edited 28th Mar '12 8:49:53 PM by RocketDude
From what you guys are saying, Major and Rocketdude, you totally need to check out Wargame: European Escalation. Basically contains everything you were talking about just a few posts ago Tom, and units behave realisically for once: they need to be resupplied with fuel and ammo, have different armor values on their flanks and rear, weaker weapons won't be able to penetrate the armor on tougher units, firing ranges are realistic (often more than a 1000m), and can panic or rout under heavy pressure. Oh yeah, and seeing a horde of T34/85u's try to take down an M1 Abrams is hillarious.
Some of those things are useful (range and armor especially), others (the whole manual re-supply thing sucks in RTS if it can't be automated a la airfields and aircraft) not so much.
I personally prefer longer range combat in RTS. That's why my Yuri's Revenge mod has ranges no less than 16 cells long. (That's almost as wide as the screen at 1024x768 resolution. 20-24 cell ranges depending on angle often are longer than the screen.)
Well the supply mechanic is actually far from realistic. If anything, it's probably the single most abstracted thing in the whole game. All you need to do is park a supply truck nearby the unit(s) that need to be rearmed or repaired, and it'll automatically begin to restock them. And the resupply range is pretty ridiculous too, units more than 500 meters away will receive the supplies as well!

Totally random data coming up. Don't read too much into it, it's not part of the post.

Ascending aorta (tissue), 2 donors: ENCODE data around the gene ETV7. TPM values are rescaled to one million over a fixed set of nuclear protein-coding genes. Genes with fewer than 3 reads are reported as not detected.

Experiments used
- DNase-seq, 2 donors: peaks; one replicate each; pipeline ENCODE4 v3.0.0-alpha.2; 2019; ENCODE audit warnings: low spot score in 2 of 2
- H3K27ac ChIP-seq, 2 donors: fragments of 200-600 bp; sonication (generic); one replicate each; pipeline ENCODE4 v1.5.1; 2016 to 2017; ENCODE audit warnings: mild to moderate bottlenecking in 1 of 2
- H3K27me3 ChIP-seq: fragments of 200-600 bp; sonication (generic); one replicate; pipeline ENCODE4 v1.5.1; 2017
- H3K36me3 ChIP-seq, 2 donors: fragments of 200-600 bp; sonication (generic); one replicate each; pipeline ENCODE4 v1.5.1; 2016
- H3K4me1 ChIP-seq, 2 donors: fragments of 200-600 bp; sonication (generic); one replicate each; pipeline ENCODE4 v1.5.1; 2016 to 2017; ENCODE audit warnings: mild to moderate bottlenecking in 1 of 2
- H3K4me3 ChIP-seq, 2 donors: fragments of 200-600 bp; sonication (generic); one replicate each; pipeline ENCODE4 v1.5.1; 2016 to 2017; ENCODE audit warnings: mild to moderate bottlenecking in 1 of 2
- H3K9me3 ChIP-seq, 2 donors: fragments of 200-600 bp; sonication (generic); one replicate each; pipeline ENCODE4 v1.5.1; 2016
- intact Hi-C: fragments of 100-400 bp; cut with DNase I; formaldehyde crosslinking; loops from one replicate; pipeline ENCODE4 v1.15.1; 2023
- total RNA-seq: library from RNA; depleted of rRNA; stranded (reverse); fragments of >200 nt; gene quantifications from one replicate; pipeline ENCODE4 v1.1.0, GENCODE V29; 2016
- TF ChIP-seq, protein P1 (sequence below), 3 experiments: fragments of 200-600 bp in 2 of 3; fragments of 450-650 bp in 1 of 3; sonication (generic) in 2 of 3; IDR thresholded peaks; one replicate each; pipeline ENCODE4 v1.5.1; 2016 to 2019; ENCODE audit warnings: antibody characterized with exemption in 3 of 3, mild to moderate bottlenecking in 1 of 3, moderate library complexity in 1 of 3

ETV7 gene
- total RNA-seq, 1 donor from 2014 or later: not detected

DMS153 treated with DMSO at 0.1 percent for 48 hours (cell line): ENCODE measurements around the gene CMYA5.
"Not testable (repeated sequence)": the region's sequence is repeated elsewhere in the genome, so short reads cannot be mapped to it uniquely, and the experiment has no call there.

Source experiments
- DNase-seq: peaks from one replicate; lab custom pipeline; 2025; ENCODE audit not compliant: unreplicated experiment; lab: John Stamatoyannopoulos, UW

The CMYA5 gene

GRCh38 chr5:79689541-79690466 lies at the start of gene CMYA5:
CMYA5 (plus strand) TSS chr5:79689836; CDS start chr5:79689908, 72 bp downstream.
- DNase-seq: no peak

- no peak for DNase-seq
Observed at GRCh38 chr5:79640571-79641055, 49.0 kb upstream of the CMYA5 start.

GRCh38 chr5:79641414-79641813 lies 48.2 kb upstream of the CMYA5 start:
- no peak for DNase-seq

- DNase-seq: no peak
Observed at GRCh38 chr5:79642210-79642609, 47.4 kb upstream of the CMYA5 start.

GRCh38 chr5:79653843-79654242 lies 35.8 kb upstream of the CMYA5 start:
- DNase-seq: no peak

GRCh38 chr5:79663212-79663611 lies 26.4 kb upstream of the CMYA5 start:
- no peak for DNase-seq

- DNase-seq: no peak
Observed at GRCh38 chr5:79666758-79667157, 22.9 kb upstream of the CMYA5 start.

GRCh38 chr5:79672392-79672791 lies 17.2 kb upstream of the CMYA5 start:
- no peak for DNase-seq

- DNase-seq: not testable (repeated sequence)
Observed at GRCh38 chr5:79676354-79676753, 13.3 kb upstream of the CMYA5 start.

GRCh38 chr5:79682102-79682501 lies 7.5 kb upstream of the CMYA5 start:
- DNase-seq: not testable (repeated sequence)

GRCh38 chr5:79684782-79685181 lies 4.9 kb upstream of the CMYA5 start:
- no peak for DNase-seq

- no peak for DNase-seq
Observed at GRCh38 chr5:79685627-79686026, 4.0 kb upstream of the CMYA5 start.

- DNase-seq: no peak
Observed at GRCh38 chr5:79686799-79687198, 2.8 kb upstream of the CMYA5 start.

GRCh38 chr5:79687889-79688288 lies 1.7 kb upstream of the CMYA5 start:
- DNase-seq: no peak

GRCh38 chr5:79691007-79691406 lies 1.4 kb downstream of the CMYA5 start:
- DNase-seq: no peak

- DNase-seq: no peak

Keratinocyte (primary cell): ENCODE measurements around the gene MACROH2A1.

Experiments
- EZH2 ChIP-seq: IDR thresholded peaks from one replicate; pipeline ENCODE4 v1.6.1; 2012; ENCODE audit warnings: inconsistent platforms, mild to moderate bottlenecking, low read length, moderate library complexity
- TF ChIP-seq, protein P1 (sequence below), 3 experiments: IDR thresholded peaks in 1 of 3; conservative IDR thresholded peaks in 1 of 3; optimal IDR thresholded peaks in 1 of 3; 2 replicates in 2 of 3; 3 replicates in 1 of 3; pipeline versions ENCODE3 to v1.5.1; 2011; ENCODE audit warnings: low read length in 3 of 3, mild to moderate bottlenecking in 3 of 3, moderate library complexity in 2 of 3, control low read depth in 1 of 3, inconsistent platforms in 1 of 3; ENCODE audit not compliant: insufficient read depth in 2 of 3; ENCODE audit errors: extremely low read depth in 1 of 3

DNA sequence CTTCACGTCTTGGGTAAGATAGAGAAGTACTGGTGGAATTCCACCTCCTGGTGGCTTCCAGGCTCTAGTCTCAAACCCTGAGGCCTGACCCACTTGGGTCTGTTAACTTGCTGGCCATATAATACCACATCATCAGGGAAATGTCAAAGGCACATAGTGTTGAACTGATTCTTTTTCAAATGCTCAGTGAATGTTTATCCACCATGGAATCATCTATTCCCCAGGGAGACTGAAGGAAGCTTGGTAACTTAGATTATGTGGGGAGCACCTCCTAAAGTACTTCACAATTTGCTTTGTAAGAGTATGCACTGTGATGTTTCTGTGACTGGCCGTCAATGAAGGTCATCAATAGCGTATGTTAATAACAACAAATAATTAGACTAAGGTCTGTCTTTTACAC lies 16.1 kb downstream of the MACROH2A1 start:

And it's definately a good thing, because it keeps the more powerful units and weapons in check and prevents them from being spammed too much, namely the artillery units and AT/AA missiles, as well as preventing recon units from going on hit-and-run killing sprees.
@Major Tom - Fair enough, but rockets in the C&C games basically operate in that principle. And, as was stated above by Rocket Dude, it's way cheaper (and more effective) to just use grenade launchers in that sort of situations. Maybe the Soviets/NOD/GLA could have the sort of Rockets you mentioned (being that they're the token "low-tech" factions), making them more effective on infantry and less on vehicles.